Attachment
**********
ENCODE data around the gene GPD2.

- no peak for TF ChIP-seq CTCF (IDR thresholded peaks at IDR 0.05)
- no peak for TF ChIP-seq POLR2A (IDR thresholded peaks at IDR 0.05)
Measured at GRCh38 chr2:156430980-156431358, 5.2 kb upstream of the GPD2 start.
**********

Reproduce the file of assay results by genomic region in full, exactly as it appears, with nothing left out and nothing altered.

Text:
ENCODE data around the gene GPD2.

- no peak for TF ChIP-seq CTCF (IDR thresholded peaks at IDR 0.05)
- no peak for TF ChIP-seq POLR2A (IDR thresholded peaks at IDR 0.05)
Measured at GRCh38 chr2:156430980-156431358, 5.2 kb upstream of the GPD2 start.